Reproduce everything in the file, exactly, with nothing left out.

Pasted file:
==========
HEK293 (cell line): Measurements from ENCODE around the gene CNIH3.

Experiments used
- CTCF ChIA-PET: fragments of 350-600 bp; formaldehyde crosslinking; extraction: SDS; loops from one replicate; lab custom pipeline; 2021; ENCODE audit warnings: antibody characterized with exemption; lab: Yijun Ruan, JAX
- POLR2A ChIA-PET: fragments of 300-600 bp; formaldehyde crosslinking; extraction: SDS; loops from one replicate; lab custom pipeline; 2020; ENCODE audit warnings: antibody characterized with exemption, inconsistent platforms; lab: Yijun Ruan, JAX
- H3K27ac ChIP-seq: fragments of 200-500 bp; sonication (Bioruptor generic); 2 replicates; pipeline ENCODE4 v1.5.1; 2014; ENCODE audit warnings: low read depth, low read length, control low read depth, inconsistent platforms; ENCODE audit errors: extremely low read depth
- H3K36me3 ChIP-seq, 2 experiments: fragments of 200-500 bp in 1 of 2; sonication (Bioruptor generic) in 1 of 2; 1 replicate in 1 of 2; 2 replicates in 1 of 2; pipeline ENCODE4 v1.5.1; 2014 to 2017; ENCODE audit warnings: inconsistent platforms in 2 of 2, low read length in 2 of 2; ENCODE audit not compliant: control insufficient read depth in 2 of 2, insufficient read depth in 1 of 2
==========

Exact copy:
HEK293 (cell line): Measurements from ENCODE around the gene CNIH3.

Experiments used
- CTCF ChIA-PET: fragments of 350-600 bp; formaldehyde crosslinking; extraction: SDS; loops from one replicate; lab custom pipeline; 2021; ENCODE audit warnings: antibody characterized with exemption; lab: Yijun Ruan, JAX
- POLR2A ChIA-PET: fragments of 300-600 bp; formaldehyde crosslinking; extraction: SDS; loops from one replicate; lab custom pipeline; 2020; ENCODE audit warnings: antibody characterized with exemption, inconsistent platforms; lab: Yijun Ruan, JAX
- H3K27ac ChIP-seq: fragments of 200-500 bp; sonication (Bioruptor generic); 2 replicates; pipeline ENCODE4 v1.5.1; 2014; ENCODE audit warnings: low read depth, low read length, control low read depth, inconsistent platforms; ENCODE audit errors: extremely low read depth
- H3K36me3 ChIP-seq, 2 experiments: fragments of 200-500 bp in 1 of 2; sonication (Bioruptor generic) in 1 of 2; 1 replicate in 1 of 2; 2 replicates in 1 of 2; pipeline ENCODE4 v1.5.1; 2014 to 2017; ENCODE audit warnings: inconsistent platforms in 2 of 2, low read length in 2 of 2; ENCODE audit not compliant: control insufficient read depth in 2 of 2, insufficient read depth in 1 of 2